That day, 53 years ago, was the closest I ever came to a wedding dress or wedding day. I remember in my 30s standing next to a girlfriend as we waited for the light to turn green. She suddenly gasped out loud and exclaimed, “Oh NO!” Startled, I turned and asked, “What!?” In all seriousness she said, “I forgot to get married!! DARN I knew I forgot something!” We both broke up laughing as the light turned green, and we proceeded on our merry, unmarried way.
I am not against marriage. I know some wonderful unions where two people have lasted and are so well suited one couldn’t imagine them with anyone else. In some cases one couldn’t imagine anyone else putting up with either of them. I have also seen disastrous unions and placed bets at the wedding as to the number of years or even months it would last. I’ve seen wonderful unions that ended with the untimely death of the partner. I like the stories of “We knew we were right, right from the start” and they were right.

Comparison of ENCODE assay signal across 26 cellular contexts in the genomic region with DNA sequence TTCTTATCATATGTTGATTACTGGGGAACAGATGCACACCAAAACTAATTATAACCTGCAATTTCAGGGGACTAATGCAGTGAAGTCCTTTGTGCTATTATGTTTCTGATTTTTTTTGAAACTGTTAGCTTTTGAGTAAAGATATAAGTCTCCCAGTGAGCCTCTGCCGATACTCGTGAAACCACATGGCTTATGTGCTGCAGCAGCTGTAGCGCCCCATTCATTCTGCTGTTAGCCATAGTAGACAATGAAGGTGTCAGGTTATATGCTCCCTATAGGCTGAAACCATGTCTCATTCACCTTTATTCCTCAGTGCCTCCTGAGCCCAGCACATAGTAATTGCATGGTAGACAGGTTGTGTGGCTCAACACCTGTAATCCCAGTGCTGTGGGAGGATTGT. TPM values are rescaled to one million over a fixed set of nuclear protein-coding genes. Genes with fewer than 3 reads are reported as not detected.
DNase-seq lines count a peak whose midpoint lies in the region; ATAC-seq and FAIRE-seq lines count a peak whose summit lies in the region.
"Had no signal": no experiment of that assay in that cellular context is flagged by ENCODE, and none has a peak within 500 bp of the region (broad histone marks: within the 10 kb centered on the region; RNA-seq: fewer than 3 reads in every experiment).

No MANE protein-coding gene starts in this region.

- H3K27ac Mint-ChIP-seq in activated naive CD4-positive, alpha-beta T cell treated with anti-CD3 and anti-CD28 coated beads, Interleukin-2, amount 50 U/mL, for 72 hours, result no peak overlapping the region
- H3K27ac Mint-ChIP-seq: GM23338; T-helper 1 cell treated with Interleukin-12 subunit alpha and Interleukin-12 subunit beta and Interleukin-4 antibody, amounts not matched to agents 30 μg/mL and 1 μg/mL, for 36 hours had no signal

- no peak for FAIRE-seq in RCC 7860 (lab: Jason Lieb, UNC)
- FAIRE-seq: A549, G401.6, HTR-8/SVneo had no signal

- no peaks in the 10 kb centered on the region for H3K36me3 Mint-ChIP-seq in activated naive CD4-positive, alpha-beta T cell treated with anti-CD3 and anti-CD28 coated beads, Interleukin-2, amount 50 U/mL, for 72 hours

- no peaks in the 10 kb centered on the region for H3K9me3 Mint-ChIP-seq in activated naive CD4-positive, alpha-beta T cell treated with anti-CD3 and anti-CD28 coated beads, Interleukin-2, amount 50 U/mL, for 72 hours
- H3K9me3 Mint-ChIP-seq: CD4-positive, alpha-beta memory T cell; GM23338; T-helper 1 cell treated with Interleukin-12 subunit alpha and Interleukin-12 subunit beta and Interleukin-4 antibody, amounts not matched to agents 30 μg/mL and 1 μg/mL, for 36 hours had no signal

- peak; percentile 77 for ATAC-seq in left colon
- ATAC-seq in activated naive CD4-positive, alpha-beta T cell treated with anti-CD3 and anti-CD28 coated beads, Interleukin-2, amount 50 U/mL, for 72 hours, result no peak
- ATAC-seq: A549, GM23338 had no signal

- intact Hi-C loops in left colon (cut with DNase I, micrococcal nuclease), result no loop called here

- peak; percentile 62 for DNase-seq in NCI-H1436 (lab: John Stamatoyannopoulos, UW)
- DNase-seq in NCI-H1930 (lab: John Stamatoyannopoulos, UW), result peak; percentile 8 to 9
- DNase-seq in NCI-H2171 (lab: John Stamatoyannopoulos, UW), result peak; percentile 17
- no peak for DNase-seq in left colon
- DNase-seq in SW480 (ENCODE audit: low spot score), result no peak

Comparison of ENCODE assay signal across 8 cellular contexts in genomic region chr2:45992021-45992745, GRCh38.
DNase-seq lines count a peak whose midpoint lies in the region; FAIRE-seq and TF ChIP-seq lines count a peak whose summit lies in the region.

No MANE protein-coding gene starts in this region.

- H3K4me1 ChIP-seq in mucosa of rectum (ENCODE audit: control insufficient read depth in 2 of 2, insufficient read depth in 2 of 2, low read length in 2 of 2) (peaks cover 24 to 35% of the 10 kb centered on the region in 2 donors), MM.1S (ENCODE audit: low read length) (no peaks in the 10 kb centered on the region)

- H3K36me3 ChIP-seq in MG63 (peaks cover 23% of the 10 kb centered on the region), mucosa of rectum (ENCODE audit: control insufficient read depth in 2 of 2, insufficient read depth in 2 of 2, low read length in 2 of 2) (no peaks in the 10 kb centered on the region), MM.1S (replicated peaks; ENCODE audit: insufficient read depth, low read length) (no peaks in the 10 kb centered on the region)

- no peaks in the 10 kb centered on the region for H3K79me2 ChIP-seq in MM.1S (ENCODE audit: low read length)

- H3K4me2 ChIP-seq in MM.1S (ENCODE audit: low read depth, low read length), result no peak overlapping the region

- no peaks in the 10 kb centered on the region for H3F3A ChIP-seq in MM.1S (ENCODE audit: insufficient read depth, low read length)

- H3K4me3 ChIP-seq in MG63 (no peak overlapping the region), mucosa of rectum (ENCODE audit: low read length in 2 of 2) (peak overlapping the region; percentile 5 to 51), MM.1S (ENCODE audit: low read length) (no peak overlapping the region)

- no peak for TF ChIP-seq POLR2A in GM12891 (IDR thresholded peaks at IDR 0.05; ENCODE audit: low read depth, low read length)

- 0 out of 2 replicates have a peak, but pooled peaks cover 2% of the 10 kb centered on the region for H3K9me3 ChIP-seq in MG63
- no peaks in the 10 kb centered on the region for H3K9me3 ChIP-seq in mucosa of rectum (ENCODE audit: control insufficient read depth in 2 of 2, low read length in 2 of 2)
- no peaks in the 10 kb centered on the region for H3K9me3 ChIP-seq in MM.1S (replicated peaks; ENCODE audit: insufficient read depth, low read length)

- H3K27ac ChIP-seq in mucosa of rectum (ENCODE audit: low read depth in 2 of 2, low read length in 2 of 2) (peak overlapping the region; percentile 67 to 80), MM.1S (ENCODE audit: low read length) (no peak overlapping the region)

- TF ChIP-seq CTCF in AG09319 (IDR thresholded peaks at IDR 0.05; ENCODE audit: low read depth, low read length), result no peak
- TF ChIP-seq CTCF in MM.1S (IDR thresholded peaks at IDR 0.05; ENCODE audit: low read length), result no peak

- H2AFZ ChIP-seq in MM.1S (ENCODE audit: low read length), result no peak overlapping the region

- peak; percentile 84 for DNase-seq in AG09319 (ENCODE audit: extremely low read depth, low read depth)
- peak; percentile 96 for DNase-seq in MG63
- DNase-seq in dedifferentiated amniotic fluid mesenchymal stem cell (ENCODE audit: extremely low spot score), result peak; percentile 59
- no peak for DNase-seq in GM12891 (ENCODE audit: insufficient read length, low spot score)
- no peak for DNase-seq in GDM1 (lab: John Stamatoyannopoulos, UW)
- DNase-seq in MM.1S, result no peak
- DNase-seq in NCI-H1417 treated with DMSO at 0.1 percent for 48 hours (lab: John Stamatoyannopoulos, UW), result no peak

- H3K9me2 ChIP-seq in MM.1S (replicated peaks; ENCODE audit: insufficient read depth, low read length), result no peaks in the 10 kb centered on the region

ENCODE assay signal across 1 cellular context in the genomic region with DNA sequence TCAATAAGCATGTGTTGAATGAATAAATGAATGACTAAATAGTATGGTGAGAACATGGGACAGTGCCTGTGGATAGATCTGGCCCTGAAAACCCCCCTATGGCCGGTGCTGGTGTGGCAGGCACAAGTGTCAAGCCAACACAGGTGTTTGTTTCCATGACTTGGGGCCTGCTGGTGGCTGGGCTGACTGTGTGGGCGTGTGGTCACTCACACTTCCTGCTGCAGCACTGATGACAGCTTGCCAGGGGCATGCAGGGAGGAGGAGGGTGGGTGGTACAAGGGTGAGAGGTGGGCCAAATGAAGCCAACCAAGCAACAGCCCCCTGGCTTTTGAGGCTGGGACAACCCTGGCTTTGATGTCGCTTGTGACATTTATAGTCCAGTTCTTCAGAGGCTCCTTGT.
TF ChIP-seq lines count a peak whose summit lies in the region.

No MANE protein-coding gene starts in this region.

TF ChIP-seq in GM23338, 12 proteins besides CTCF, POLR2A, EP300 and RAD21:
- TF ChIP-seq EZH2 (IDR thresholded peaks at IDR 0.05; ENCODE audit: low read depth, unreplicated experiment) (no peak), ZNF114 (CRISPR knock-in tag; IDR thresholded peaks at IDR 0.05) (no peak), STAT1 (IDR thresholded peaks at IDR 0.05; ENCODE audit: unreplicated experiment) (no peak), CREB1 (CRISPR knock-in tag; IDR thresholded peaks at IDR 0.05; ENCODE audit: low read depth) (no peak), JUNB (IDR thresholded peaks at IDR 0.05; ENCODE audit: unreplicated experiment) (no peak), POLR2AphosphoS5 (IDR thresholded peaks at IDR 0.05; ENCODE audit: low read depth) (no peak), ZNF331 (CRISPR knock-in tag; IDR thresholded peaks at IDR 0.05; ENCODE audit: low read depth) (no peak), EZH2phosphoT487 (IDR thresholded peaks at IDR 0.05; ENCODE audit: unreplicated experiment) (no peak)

Yet this “right for each other” never came my way. And if it did, I apparently didn’t notice. But contrary to what married folks want to believe, lack of children or husband has many rewards for an adventurous woman. Freedom is not just another word for nothing left to lose. I have had the enormous great fortune to have been able to pursue everything I’ve ever wanted to do and become the most full version of myself, something I hear gets lost for many women in the middle of endless husband and child demands. I do know that a family can have its rewards: Who can deny the benefits of protection, affection, support? But so many are a hotbed of tangled resentments, unspoken fears and complicated intrigues one can’t deny that single isn’t better or worse than being married: It’s just different. Actually for some of us it seems to work exceedingly well. The secret is out.